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The Vault at PfaffsAn Archive of Art and Literature by the Bohemians of Antebellum New York
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ger of being drowned, which provoked considerable ex-
pressions of anger on the part of his owner.           He pro-
nounced it  a d____d mean act for a gentleman to do, 
and asked whether Waud wouldn t like to throw one
of his children in!       Alf, however, got the dog out,
which quieted his proprietor.   (I put this down as it is
very characteristic of Waud.)      We all entered the boat
and fished for a couple of hours.       Alf caught one pick-
erel   a pretty big one   and I an infernal cold, as the
evening fell chilly, I had no vest, a thin loose coat,
straw hat and white pants.      The little pond looked very
lovely though.   Back by cars, all savagely hungry.  Rump
steak and onions to repletion at restaurant, then to our
boarding house.     One tired-out game at whist and to bed.
  23.  Tuesday.   Hither and thither with Waud; to
a picture shop and the newspaper office of Shilliber   whom
we didn t see.   Dropped in at Damoreaus twice or thrice
to say good bye, but missed him.     Back to dinner, and
packing up &c during the afternoon.         Alf and  Mary 
walked with me to the railroad dep t.           I felt an un-
easy yearning at parting with them, thinking of old times,
and how I used to like and believe in Alf.               Into cars
and a reverie as the sun was setting.       Thinking of
my hopes and expectations when I first came to Boston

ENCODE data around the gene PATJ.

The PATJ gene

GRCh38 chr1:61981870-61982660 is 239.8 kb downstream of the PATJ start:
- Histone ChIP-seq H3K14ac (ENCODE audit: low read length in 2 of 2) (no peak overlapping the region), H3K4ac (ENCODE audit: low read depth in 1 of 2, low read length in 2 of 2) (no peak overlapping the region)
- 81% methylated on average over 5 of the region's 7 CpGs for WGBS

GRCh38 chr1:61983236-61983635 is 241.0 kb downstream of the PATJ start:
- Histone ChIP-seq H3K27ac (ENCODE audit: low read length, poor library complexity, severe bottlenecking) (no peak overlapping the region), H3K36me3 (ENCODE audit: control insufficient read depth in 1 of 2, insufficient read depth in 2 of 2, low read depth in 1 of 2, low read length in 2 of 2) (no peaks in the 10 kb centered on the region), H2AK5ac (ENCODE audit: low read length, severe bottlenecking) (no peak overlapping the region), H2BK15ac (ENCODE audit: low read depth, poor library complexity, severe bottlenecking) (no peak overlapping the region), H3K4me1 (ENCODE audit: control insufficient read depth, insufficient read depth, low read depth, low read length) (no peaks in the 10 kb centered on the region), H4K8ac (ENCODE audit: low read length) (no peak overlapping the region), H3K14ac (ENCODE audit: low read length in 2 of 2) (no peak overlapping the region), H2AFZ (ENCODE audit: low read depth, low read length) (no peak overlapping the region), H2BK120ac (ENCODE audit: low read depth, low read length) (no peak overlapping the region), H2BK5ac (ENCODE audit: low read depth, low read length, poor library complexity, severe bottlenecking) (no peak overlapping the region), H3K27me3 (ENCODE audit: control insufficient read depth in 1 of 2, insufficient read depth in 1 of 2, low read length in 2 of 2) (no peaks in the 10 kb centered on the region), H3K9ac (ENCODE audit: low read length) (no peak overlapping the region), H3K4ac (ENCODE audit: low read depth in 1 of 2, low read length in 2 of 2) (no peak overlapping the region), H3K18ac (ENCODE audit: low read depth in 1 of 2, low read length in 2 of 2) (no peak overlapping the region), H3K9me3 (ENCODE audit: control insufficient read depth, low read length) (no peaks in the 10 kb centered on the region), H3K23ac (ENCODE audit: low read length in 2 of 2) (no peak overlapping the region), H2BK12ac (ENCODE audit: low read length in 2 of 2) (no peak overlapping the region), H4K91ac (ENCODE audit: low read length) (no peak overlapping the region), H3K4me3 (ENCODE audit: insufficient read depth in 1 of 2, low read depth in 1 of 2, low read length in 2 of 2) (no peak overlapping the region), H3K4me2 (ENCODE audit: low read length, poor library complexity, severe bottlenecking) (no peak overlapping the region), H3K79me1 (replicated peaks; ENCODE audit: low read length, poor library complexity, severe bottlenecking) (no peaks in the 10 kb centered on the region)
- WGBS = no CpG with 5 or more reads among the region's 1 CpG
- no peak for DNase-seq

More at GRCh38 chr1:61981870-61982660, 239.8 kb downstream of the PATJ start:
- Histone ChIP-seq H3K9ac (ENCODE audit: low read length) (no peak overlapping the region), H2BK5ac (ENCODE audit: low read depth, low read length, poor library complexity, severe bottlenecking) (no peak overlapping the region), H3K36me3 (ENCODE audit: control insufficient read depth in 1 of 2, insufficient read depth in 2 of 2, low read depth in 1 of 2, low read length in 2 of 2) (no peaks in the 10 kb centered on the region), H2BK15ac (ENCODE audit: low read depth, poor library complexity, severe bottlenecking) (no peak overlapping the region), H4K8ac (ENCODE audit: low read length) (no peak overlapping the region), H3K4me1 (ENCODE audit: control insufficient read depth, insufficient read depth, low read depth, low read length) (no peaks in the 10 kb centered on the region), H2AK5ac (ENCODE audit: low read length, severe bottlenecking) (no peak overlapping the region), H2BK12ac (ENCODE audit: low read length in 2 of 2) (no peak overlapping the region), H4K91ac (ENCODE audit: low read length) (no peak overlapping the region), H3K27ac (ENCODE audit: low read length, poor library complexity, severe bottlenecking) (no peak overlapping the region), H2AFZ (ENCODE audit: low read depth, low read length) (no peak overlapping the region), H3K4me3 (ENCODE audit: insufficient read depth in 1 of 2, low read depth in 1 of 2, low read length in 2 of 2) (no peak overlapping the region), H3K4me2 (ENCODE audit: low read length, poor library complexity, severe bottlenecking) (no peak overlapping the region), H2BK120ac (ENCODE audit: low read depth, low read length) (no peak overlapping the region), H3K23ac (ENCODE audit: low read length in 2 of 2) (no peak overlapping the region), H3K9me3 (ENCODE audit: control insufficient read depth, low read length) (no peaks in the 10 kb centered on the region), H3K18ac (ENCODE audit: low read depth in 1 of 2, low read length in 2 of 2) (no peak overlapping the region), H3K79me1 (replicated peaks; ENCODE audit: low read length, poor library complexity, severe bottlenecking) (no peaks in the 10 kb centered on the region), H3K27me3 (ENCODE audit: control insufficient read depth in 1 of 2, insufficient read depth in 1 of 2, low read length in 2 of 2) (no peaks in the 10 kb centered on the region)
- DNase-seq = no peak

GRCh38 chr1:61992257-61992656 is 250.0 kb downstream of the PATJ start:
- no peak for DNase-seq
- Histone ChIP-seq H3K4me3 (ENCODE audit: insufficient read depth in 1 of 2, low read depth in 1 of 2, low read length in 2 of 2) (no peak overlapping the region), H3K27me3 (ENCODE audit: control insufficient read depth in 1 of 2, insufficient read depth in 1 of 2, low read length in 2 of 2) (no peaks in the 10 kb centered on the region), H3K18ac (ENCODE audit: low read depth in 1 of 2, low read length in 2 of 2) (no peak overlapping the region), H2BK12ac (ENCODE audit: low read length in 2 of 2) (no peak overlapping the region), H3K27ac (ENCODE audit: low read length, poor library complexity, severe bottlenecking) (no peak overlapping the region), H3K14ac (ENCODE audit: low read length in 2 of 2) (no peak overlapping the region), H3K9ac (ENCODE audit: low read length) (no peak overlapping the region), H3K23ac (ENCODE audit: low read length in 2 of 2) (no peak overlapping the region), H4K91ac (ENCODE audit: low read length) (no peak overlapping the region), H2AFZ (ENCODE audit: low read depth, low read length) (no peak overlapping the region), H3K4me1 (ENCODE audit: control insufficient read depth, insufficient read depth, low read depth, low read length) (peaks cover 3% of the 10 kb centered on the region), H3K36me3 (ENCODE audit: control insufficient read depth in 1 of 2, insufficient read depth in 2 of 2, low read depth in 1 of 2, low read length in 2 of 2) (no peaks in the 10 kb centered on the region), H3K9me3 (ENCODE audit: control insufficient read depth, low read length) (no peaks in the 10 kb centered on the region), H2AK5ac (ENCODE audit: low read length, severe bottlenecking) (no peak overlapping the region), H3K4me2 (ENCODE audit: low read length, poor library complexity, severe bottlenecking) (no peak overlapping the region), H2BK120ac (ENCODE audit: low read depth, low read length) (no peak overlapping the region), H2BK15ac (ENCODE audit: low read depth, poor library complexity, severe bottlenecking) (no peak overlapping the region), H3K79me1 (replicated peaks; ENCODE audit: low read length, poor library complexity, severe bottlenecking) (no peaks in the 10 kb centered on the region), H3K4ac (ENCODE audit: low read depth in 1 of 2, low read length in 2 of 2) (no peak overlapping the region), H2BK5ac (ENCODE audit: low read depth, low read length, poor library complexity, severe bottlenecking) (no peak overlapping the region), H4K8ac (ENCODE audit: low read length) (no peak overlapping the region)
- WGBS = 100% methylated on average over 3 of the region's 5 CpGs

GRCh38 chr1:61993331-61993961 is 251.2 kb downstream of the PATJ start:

in 1850, of all that had occurred since then, and of
Chacombe and Hannah.      Fall River.     Aboard the
boat, out into the Sound, supper, watching the stars
and sea till midnight, and then to bed.
Page
Title:Thomas Butler Gunn Diaries, Volume Eight: page two hundred and twenty-three
Description:Describes a visit to Alf Waud and Mary in Boston.
Date:1857-08-24
Subject:Bennett, Hannah; Damoreau, Charles (Brown); Dogs; Gunn, Thomas Butler; Jewell, Mary (Waud); Travel; Waud, Alfred
Coverage (City/State):[Boston, Massachusetts]
Scan Date:2011-02-02

 

Volume
Title:Thomas Butler Gunn Diaries, Volume Eight
Description:Includes descriptions of the process of publishing his book, ''The Physiology of New-York Boarding Houses;'' his poor mental state upon returning to New York from England; meeting Walt Whitman; visits with Fanny Fern, James Parton, and Harriet Jacobs' daughter Louisa who is living with them; a visit to the Catskill Mountains with the Edwards family; moving into the boarding house at 132 Bleecker Street; working on the publication ''European'' with Colonel Hugh Forbes; the death of publisher William Levison and his daughter Ellen in his boarding house; visiting the scene of the murder of a dentist to get a sketch of the suspect; visiting Newport, Rhode Island, on assignment to sketch for Frank Leslie; and the death of his brother-in-law, Joseph Greatbatch.
Subject:Boardinghouses; Bohemians; Gunn, Thomas Butler; Journalism; Medical care; Mental illness; Publishers and publishing; Travel; Women
Coverage (City/State):New York, New York; Newport, Rhode Island
Note:Thomas Butler Gunn was born February 15, 1826, in Banbury, England, and came to New York in 1849. During the Civil War he worked as a correspondent for the New York Tribune and the New York Evening Post. He returned to England in 1863, and died in Birmingham in April 1903. The collection includes twenty-one volumes of his diaries, including newspaper clippings, letters, photographs, sketches, and various other items inserted by Gunn. Diary entries date from July 7, 1849, to April 7, 1863, and include his experiences with the New York publishing and literary world, his descriptions of boarding houses, his travels throughout the United States, and his experiences traveling with the Federal army as a Civil War correspondent.
Publisher:Missouri History Museum
Rights:Copyright 2011 Missouri History Museum.
Source:Page images, transcriptions, and metadata of the Thomas Butler Gunn diaries have been provided by the Missouri History Museum.